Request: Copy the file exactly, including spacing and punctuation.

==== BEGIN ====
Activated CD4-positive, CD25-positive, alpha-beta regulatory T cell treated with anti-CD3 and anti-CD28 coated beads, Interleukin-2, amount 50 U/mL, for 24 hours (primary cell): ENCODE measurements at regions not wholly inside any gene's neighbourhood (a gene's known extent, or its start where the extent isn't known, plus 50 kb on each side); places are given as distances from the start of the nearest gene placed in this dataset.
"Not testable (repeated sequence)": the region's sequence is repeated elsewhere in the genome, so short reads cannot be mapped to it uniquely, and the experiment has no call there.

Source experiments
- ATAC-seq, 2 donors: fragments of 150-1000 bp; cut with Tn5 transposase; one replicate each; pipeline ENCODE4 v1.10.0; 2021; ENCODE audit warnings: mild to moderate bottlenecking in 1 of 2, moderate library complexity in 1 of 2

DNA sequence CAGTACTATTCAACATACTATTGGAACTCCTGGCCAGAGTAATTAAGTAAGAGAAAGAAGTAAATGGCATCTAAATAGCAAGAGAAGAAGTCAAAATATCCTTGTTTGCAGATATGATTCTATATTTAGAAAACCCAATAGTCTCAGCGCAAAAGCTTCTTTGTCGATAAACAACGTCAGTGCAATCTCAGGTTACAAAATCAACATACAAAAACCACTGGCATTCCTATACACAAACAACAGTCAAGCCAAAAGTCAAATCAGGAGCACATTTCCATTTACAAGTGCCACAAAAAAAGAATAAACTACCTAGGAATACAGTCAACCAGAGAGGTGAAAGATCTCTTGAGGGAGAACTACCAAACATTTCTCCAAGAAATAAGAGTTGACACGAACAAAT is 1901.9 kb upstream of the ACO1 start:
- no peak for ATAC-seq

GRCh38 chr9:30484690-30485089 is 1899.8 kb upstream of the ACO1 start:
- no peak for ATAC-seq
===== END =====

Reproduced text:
Activated CD4-positive, CD25-positive, alpha-beta regulatory T cell treated with anti-CD3 and anti-CD28 coated beads, Interleukin-2, amount 50 U/mL, for 24 hours (primary cell): ENCODE measurements at regions not wholly inside any gene's neighbourhood (a gene's known extent, or its start where the extent isn't known, plus 50 kb on each side); places are given as distances from the start of the nearest gene placed in this dataset.
"Not testable (repeated sequence)": the region's sequence is repeated elsewhere in the genome, so short reads cannot be mapped to it uniquely, and the experiment has no call there.

Source experiments
- ATAC-seq, 2 donors: fragments of 150-1000 bp; cut with Tn5 transposase; one replicate each; pipeline ENCODE4 v1.10.0; 2021; ENCODE audit warnings: mild to moderate bottlenecking in 1 of 2, moderate library complexity in 1 of 2

DNA sequence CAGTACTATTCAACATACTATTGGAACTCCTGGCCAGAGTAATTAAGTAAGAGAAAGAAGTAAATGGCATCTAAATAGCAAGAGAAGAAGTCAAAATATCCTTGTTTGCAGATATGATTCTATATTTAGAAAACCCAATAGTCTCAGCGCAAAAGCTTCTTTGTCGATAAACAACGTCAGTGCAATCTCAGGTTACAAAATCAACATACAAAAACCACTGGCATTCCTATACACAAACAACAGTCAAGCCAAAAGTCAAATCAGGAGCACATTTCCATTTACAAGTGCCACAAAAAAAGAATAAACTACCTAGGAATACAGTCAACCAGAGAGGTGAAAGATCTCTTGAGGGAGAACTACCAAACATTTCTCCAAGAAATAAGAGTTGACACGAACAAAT is 1901.9 kb upstream of the ACO1 start:
- no peak for ATAC-seq

GRCh38 chr9:30484690-30485089 is 1899.8 kb upstream of the ACO1 start:
- no peak for ATAC-seq